Why Haven’t Casino Games Impacted Esports?Long before esports really got off the ground, competitive poker helped to establish the world of televised pseudo-sports. This was largely a U.S. craze, but it’s fair to say that it ultimately went global. Some trace the so-called “poker boom” back to the late-‘90s film Rounders and the subsequent emergence of Chris Moneymaker, the first amateur champion to strike it rich on television. However, as a history of the poker boom put it, Moneymaker’s win caused many others to wonder, “why not me?” Before long amateurs from all corners of the globe were turning themselves into professional competitors, and a sport was born – televised primarily on American networks, but taking place in high-profile tournaments at casinos and venues around the world.
It was essentially the definition of a pseudo-sport: something with niche appeal that wasn’t athletic in nature, but which became an object of popular consumption much like a sport. There were celebrities, endorsements, fan bases, and tournaments, to say nothing of lucrative prize money. In these ways, at least, the poker boom can almost be looked at as a sort of template or model for what’s happened with esports over the last five years or so. But this begs the question: With poker having already proven its worth as popular entertainment, and with the game having since migrated largely to online casinos, why isn’t there a significant space within the esports industry dedicated to digital poker tournaments, or even other casino games?One reason might in fact be the distinction between poker and other casino games. Following the poker boom, online card games were extraordinarily popular throughout much of the world. Since then, however, internet-based casino platforms have expanded their offerings to include more of the casual, arcade-style games and slots that are perhaps more accessible to a wider player base than poker. This has been particularly evident in the rise of UK sites dedicated to slot games, which now comprise a significant portion of the overall online casino world. These slot sites attract players through deposit bonuses and favourable gameplay conditions that poker can’t quite match, and then present those same players with an impressive selection of animated, video game-like slot reels. One could argue that these games have taken over the digital casino world, such that while online poker remains popular among certain audiences, more people gravitate toward these simpler, yet perhaps more satisfying (or at least more instantly gratifying) alternatives. And online slots – for all their merits – aren’t built for peer-to-peer competition, and thus don’t fit the esports model. Speaking of what fits the model, the issue may also be that casino games simply don’t pack the same entertainment value for viewers that other esports do at this point. In a piece on what makes a good esport, we previously touched on the importance of a game’s appeal as a spectator sport. As we explained in that piece, for instance, PUBG struggles with esports fans because the format of 100 fighters in one hectic arena is just a little difficult to watch. Casino games don’t have that specific problem, but they may just not be what modern esports audiences are looking for. The games from slot sites and the likes are, again, not competitive by nature. And poker, while it’s proven at times to be popular with television audiences, doesn’t offer the visual excitement or fast pace that people have come to expect in esports.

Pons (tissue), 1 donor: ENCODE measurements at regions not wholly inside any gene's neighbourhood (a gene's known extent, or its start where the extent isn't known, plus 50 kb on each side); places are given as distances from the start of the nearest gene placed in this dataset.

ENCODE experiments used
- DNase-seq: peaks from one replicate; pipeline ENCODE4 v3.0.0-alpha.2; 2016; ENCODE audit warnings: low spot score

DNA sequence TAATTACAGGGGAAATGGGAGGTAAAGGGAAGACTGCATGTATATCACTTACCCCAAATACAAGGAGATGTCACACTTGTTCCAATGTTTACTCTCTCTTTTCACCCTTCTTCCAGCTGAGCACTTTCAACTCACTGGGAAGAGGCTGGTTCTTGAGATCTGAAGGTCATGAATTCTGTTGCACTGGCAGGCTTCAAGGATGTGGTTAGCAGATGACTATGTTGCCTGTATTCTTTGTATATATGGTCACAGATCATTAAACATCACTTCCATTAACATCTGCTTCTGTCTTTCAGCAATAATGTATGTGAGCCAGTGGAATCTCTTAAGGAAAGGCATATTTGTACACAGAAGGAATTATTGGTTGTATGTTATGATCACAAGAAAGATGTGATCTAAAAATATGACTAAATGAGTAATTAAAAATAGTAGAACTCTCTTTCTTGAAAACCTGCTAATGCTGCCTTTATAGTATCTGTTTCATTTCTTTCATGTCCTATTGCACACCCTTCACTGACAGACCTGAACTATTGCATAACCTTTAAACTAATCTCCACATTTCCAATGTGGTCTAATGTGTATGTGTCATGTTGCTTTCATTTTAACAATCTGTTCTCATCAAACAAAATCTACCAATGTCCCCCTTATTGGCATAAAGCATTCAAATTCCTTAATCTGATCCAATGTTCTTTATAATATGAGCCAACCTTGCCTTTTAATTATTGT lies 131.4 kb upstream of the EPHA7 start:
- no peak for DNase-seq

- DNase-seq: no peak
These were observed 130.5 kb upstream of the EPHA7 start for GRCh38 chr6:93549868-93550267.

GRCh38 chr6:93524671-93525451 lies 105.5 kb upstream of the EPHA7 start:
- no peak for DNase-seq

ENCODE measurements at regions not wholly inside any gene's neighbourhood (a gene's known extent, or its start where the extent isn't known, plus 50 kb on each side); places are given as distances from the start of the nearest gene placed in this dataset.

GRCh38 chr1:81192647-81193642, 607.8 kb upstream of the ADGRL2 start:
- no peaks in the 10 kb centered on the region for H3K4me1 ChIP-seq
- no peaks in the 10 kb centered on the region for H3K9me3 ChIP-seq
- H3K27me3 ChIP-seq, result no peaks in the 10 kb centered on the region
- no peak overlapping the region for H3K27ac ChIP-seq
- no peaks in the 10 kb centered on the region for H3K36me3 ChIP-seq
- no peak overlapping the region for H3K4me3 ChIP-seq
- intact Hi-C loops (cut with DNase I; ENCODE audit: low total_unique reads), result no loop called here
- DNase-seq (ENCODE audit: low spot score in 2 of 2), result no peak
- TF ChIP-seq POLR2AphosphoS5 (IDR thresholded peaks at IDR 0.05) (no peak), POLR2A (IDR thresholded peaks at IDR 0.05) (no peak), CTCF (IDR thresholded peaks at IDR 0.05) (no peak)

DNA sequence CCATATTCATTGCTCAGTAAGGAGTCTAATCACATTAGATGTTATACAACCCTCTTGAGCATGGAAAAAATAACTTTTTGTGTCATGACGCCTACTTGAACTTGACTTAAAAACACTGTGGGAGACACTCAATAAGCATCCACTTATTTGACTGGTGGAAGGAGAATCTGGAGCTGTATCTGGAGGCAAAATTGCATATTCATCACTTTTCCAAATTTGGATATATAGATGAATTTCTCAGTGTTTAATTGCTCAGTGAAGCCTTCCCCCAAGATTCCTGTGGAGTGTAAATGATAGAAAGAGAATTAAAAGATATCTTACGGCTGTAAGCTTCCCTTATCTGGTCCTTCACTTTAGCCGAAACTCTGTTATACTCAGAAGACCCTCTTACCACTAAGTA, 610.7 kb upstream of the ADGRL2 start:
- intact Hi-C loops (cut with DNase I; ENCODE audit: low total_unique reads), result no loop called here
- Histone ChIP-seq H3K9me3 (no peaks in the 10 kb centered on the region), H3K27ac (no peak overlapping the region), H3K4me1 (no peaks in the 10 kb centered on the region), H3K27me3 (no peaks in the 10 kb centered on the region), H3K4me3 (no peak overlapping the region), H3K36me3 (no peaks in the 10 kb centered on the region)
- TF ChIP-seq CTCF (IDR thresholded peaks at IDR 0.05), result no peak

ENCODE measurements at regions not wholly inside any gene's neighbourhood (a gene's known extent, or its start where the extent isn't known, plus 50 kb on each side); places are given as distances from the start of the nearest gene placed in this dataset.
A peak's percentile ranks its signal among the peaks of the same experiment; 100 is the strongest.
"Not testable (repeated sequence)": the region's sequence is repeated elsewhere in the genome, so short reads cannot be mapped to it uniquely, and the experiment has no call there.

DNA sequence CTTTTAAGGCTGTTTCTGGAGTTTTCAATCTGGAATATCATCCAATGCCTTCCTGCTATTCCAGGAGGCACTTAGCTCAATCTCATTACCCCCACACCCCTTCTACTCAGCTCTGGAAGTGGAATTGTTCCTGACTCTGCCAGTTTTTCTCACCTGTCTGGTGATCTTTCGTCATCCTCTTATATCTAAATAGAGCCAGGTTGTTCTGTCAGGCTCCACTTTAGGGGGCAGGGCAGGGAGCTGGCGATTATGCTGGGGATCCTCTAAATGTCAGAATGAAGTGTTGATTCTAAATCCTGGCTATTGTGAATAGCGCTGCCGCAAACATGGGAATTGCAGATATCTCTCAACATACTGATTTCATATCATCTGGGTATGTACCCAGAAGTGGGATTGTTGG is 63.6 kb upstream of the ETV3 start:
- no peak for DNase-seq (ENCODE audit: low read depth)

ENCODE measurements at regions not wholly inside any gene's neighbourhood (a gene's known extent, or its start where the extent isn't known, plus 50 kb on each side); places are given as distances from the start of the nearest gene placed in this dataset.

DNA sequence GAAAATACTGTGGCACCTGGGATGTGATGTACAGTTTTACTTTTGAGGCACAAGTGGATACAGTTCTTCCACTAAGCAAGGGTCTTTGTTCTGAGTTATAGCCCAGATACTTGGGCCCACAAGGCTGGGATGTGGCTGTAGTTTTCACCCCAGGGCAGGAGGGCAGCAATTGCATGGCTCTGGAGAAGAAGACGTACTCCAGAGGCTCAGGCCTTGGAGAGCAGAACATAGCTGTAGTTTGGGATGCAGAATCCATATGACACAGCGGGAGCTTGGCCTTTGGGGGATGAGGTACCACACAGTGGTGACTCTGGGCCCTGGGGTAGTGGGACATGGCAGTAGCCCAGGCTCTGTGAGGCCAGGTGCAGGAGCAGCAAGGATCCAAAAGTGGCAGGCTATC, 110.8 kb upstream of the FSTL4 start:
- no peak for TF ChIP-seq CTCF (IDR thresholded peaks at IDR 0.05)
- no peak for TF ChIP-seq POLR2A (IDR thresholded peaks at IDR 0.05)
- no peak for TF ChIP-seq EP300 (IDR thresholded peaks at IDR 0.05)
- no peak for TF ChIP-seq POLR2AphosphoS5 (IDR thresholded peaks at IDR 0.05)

Beyond all of this, it could also be that casino games have just had their time already as spectator sports. With slots and similar modern arcades not aimed at viewing audiences and poker having “boomed” and faded years ago, it might simply be too much to ask for the public to take an interest all over again – despite the general rise of video games for public viewing. This is not to say that poker or other competitive casino games won’t have their small corners within the industry. But for these various reasons, it seems unlikely they’ll make a significant impact.